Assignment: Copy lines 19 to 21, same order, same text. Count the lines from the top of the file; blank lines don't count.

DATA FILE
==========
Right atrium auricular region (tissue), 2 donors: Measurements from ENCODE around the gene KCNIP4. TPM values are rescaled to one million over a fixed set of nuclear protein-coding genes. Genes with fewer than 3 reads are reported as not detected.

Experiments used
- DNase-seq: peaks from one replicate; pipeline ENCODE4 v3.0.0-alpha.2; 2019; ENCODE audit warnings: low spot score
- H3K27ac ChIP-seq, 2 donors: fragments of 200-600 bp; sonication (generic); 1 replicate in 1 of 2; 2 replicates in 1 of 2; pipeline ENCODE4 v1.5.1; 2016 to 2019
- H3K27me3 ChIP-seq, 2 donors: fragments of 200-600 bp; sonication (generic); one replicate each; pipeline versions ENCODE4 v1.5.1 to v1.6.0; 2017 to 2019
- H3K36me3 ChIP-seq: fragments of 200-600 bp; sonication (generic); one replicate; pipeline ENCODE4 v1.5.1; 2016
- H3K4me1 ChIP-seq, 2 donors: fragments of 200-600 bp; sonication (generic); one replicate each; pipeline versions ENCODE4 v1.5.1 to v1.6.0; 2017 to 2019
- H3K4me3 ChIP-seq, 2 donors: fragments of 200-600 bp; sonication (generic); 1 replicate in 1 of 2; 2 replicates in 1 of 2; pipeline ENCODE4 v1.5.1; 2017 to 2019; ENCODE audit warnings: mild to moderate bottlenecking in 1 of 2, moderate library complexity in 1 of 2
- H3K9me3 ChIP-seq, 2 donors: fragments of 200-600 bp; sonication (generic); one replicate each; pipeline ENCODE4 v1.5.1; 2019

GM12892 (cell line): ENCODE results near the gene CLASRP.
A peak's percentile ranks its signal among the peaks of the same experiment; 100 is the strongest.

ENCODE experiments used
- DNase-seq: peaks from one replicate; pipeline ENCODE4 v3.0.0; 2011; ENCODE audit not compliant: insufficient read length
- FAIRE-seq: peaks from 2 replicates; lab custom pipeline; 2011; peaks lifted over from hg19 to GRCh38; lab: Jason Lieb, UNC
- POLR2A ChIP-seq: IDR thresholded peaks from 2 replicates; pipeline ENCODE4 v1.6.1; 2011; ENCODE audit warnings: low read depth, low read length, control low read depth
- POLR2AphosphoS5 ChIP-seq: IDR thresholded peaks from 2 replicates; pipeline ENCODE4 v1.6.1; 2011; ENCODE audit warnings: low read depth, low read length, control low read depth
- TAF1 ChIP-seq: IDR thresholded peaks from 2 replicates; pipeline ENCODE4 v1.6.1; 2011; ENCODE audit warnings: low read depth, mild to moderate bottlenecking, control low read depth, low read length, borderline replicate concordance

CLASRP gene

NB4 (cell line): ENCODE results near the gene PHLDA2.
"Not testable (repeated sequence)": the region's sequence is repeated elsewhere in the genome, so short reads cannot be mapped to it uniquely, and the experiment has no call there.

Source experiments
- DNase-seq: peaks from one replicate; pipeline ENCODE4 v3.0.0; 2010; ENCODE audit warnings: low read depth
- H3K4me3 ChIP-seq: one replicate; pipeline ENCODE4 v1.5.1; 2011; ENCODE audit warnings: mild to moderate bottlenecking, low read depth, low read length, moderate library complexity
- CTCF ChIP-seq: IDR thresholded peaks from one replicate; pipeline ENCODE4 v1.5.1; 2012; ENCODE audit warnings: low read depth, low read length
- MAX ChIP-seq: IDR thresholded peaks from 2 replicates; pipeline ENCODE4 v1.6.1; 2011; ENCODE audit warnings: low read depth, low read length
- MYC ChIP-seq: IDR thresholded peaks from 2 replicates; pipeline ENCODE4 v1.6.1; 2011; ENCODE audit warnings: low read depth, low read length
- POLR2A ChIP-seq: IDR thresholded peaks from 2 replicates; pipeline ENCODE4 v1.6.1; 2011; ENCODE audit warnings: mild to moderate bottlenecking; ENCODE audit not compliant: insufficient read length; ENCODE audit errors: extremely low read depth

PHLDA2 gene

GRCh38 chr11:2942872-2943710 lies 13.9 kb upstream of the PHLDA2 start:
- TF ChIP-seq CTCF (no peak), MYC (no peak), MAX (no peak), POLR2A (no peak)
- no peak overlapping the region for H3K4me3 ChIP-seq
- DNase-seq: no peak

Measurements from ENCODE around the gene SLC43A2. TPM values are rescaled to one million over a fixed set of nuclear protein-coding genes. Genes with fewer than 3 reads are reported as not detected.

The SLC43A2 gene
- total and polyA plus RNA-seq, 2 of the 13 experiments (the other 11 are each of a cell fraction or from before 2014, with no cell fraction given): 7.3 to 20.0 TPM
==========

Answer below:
NB4 (cell line): ENCODE results near the gene PHLDA2.
"Not testable (repeated sequence)": the region's sequence is repeated elsewhere in the genome, so short reads cannot be mapped to it uniquely, and the experiment has no call there.

Source experiments